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Basil I and Constantine (869–79)

Accession Number:
BZS.1958.106.493 (formerly DO 58.106.493)

Previous Editions

DO Seals 6 no. 51.16.

Details

Diameter:
26 mm
Weight:
10.03 g
Condition:
Two halves, with loss of metal along the channel

Obverse

Basil I and Constantine (869–79)

Half-length representation of Christ, lightly bearded, wearing a tunic and himation. He raises his right hand in blessing and holds in his left a book with a cover ornamented with four rows of pellets. He has a cross behind his head. Circular inscription. Border of dots.

Basil I and Constantine (869–79)

[Iη]sus Xristus.

Reverse

Basil I and Constantine (869–79)

Two half-length figures: at left, Basil I, bearded, wearing a crown surmounted by a cross and a loros; at right, Constantine, beardless and more diminutive than Basil, wearing a crown surmounted by a cross and a chlamys pinned together with a fibula on his right shoulder. The two figures hold between them a labarum. Remains of a circular inscription. Border of dots.

Basil I and Constantine (869–79)

[Basi]l(ios) ce [C]onstant(inos) aug(usti).

Translation

Iηsus Xristus.
Basilios ce Constantinos augusti.

Jesus Christ.
Basil and Constantine, augusti.

Audio

Commentary

On solidi dating from Basil’s joint reign with Constantine, the obverse depicts Christ seated on a lyre-backed throne, while on the reverse are Basil to left and Constantine to right, holding between them a patriarchal cross on long shaft.  Basil wears a loros, and Constantine a chlamys (DOC 3.2:2a1 [pl. 30]). In common with the coinage as well is the employment of "augusti," present on the class 2 solidus as well as class 2d follis (DOC 3.2:9d.1 [pl. 31]).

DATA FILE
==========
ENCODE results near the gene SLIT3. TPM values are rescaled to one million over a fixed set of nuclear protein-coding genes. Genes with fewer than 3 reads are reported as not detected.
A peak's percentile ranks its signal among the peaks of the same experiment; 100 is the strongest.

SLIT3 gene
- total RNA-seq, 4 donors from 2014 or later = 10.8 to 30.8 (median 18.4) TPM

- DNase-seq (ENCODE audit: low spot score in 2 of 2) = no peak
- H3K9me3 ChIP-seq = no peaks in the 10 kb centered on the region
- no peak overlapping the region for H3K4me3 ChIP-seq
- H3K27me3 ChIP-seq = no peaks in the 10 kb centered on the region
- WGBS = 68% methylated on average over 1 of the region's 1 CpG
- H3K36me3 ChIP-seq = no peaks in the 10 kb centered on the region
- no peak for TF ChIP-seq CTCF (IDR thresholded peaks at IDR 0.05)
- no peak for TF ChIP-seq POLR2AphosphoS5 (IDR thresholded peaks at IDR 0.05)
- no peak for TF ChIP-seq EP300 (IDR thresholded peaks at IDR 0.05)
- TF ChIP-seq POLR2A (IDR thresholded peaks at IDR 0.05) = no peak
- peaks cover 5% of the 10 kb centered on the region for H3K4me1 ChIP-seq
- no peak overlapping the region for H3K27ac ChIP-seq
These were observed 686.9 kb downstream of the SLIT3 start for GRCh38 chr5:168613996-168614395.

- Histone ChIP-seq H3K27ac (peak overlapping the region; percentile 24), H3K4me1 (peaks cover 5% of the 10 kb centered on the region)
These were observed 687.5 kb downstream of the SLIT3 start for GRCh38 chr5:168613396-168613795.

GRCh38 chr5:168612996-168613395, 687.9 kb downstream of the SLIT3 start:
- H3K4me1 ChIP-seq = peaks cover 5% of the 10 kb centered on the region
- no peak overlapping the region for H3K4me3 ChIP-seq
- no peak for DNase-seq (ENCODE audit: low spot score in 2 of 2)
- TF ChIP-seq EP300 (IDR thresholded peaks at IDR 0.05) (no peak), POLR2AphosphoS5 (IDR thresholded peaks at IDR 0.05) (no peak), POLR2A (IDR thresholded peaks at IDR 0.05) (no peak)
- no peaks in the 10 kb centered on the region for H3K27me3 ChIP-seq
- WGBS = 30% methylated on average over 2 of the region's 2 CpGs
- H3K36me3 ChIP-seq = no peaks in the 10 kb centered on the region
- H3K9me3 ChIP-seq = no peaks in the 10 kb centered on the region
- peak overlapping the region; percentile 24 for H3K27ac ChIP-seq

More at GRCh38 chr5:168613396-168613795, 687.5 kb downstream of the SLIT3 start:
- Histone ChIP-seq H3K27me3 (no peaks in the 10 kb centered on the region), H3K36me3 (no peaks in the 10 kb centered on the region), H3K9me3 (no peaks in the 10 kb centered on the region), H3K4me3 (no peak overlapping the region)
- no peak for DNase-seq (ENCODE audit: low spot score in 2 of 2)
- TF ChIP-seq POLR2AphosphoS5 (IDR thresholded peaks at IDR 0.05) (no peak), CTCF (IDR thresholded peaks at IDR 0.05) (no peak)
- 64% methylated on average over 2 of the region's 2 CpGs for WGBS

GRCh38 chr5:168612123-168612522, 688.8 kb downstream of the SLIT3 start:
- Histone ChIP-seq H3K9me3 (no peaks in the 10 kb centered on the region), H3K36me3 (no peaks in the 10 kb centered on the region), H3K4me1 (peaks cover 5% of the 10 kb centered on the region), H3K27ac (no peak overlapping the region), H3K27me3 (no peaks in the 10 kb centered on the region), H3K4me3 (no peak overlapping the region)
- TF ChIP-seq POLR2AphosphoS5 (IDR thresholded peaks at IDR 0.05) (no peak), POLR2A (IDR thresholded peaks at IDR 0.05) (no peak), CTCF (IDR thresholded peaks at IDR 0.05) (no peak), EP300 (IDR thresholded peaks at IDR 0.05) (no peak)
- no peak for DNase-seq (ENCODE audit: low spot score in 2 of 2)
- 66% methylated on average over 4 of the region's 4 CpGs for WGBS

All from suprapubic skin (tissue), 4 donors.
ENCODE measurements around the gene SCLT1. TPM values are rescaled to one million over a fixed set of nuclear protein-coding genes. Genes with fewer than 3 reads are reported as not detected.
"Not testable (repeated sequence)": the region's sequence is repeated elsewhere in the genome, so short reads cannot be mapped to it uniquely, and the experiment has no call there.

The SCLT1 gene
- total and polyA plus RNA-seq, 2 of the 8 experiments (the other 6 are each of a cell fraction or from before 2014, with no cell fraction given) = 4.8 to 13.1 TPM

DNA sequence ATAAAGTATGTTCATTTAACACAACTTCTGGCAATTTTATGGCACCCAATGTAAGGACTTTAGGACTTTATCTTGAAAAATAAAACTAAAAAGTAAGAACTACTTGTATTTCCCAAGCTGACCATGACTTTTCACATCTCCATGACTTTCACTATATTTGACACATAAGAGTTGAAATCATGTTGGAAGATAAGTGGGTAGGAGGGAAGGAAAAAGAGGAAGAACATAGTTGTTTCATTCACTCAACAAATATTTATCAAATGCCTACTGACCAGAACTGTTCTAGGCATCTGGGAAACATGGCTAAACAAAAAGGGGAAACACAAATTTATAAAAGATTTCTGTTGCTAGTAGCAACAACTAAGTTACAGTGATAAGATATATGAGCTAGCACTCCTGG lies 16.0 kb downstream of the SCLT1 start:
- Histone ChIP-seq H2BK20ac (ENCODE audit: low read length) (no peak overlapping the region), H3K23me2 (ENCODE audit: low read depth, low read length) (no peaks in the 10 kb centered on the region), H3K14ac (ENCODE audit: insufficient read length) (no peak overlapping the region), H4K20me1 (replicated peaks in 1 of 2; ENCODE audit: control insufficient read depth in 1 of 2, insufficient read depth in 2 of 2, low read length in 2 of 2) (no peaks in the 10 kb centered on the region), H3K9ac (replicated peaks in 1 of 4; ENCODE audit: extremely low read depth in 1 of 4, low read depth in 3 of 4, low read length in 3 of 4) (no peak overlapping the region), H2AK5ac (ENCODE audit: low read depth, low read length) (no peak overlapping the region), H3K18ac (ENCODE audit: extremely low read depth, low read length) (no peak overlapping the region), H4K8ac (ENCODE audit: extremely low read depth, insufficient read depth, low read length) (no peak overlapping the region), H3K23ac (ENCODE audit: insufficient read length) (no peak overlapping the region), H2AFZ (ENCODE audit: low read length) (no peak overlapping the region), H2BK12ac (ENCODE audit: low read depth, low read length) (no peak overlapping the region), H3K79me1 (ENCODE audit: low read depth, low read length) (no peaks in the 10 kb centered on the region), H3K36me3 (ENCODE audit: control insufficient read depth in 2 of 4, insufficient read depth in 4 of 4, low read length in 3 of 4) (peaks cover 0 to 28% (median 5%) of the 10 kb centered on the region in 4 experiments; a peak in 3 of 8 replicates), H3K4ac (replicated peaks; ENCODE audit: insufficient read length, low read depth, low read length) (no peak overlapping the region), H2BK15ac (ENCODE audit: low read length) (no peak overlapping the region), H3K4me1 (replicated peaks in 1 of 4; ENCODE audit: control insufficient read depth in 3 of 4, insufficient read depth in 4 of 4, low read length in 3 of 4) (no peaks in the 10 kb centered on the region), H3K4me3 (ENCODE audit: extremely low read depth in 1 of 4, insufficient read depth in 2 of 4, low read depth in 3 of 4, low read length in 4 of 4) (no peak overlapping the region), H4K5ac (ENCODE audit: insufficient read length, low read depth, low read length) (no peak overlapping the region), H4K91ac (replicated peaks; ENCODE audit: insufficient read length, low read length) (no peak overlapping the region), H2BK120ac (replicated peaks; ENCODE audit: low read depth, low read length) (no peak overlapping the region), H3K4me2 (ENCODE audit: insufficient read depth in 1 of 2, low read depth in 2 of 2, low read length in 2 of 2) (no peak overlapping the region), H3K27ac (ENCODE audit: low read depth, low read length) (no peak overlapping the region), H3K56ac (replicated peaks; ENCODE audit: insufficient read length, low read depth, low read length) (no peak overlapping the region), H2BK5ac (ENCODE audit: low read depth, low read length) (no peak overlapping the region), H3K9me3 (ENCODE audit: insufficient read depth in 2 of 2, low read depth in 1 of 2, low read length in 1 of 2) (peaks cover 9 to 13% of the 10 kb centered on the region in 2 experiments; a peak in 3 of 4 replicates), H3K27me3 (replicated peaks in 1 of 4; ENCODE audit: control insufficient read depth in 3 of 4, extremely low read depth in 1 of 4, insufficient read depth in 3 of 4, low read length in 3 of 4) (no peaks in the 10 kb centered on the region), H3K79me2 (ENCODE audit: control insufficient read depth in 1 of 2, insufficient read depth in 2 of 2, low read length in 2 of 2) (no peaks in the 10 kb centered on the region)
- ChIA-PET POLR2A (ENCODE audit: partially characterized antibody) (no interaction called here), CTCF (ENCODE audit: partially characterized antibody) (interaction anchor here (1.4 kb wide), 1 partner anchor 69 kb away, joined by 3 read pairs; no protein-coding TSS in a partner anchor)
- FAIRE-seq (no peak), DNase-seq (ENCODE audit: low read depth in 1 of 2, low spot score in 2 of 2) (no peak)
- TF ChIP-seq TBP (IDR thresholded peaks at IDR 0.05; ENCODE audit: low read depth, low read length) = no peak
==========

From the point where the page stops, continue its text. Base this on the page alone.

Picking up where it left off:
Grierson explains the awkward relationship between the chronology of coinage and the depiction of Basil’s co-emperors in terms of the former's antipathy towards his middle son, Leo. Dating here follows that of the class 2 solidus, up to Constantine’s death in 879, rather than the class 2 follis, which includes Leo after his association with Basil in 870, and reflects the degree to which the design of imperial seals followed that of the solidus.

The labarum, held between Basil and Constantine, is found on classes 1 and 2 folles minted in Constantinople, dated by Grierson to 868–70 (DOC 3.2: 8-9).

On this specimen Christ’s name terminates in US (compare to BZS.1951.31.5.42, where Basil's name ends in US). In the inscription on the reverse Basil’s name seems to be abbreviated and the conjunction appearing between the emperors’ names is CE. At the end of the inscription there does not seem to be space for a second G. It is impossible to say what decoration appears in the center of the labarum that the two emperors hold,, and there appear to be no streamers hanging down from the labarum.

 

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